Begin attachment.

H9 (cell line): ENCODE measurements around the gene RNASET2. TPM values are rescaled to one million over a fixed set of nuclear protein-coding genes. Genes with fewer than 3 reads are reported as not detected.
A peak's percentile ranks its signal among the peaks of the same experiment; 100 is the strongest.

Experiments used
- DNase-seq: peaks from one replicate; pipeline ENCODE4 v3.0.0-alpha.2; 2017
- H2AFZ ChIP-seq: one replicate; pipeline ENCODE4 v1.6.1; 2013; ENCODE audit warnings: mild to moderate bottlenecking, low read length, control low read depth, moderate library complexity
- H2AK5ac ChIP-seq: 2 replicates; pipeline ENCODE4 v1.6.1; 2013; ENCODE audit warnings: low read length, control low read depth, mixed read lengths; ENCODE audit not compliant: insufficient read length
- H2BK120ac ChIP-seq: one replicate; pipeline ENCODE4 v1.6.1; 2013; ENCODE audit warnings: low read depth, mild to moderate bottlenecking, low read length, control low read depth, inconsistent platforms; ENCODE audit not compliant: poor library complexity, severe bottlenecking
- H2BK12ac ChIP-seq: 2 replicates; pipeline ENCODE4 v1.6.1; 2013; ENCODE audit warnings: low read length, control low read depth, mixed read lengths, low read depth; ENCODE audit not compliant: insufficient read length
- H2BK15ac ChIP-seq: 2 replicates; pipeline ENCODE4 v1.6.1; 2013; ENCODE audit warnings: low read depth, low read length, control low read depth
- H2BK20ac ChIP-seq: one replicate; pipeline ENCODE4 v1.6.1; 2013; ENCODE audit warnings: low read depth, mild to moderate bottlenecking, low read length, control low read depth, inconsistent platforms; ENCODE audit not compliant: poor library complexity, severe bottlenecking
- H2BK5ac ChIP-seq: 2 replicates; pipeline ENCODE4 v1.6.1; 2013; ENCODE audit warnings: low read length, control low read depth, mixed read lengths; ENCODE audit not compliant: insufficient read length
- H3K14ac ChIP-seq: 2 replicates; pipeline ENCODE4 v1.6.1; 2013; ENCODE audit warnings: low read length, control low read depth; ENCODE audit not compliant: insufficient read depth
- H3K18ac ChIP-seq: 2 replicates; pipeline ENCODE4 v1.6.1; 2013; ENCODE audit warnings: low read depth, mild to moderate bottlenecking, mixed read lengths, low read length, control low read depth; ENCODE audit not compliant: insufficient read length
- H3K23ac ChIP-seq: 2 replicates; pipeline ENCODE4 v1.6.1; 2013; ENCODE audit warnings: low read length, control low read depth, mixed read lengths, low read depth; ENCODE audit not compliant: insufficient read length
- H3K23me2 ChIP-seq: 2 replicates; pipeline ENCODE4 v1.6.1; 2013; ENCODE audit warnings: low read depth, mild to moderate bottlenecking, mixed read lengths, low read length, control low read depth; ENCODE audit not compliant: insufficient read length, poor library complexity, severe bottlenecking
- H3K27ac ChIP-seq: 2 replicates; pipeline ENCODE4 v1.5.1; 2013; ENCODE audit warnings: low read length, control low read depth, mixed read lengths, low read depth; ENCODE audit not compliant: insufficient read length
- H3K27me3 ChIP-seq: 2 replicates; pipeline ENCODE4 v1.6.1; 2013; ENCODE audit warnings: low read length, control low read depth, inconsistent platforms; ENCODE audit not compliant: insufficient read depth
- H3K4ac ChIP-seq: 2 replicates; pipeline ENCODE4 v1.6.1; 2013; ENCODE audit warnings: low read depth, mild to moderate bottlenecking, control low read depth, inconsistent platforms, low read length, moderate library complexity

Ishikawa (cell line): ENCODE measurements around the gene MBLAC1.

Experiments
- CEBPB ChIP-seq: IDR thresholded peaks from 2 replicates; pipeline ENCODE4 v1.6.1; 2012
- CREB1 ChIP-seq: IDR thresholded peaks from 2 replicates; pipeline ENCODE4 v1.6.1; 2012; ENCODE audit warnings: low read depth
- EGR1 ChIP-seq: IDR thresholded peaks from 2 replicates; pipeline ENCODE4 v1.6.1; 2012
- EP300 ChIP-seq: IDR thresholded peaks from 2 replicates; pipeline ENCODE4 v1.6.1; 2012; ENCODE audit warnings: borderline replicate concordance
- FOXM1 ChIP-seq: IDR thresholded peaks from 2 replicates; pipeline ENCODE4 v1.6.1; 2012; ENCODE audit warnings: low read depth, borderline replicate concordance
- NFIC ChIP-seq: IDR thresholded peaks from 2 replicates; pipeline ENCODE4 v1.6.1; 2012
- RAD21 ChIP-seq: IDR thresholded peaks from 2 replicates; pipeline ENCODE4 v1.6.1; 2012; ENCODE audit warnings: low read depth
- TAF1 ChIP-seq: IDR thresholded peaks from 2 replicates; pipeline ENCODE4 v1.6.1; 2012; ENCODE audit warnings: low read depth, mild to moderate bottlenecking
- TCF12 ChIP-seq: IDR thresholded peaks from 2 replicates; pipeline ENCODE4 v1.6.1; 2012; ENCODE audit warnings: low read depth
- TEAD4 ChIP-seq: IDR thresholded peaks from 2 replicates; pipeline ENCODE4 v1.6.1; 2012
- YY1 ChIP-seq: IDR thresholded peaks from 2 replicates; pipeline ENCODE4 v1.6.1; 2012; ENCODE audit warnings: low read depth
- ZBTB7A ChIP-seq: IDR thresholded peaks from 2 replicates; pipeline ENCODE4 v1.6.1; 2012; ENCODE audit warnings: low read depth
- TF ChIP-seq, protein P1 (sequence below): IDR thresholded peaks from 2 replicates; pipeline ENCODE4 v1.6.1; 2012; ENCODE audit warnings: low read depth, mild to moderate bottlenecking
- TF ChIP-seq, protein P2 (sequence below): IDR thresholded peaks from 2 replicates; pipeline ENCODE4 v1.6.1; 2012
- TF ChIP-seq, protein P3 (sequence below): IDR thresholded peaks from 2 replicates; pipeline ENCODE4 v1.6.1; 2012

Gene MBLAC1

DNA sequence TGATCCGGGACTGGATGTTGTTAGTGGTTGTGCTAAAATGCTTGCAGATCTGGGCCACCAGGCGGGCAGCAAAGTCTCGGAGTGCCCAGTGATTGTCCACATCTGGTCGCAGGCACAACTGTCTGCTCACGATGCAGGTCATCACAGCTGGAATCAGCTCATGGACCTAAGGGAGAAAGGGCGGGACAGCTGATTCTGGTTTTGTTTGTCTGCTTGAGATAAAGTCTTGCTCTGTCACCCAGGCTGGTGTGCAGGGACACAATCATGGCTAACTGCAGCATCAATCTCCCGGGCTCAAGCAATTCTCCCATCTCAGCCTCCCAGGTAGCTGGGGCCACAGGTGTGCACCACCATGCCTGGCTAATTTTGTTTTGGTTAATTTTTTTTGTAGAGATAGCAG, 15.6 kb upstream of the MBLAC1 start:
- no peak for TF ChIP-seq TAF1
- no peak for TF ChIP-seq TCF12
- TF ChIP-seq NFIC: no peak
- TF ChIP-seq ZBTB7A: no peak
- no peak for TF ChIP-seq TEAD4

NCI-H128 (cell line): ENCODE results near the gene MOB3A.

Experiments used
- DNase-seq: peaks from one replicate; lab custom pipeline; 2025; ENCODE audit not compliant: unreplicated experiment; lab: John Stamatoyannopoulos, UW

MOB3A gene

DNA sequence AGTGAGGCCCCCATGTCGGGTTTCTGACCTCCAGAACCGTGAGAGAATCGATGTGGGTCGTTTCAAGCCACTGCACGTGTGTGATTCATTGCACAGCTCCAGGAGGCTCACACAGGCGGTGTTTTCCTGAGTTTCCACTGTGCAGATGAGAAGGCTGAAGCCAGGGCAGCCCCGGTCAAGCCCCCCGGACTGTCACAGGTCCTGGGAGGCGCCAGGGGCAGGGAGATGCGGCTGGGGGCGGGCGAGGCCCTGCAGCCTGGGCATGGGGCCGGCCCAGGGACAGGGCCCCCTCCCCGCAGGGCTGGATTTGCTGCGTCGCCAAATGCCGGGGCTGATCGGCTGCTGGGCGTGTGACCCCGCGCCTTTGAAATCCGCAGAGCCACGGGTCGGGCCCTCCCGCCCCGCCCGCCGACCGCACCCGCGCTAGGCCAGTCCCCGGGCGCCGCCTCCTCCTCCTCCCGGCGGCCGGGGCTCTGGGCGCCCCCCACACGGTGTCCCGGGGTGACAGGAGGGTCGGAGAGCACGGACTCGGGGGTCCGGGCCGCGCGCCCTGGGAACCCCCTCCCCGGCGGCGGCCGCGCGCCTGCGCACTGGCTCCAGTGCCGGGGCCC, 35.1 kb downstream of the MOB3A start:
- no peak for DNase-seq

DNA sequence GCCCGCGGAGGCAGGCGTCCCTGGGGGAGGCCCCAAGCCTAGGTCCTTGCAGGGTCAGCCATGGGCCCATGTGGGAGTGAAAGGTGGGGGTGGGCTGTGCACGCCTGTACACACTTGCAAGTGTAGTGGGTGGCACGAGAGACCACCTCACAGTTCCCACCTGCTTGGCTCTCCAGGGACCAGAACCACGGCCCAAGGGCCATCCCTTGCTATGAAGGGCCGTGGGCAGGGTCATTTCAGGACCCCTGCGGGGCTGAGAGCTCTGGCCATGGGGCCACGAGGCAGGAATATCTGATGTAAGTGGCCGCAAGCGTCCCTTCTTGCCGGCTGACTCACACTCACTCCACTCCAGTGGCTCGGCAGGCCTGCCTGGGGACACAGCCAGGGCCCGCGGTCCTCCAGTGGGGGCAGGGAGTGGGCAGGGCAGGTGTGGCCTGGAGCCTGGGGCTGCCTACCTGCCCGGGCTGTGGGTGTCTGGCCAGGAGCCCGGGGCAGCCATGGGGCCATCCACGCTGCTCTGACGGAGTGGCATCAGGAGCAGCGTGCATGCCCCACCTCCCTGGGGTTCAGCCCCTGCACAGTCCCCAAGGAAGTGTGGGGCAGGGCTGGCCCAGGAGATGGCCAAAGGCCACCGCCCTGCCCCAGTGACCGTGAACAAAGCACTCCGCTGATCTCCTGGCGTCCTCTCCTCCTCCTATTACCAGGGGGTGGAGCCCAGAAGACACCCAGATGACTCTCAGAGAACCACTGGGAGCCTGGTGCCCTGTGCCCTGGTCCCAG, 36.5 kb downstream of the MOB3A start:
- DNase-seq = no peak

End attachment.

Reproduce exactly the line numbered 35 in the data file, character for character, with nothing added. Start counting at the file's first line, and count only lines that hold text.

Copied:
- TF ChIP-seq, protein P3 (sequence below): IDR thresholded peaks from 2 replicates; pipeline ENCODE4 v1.6.1; 2012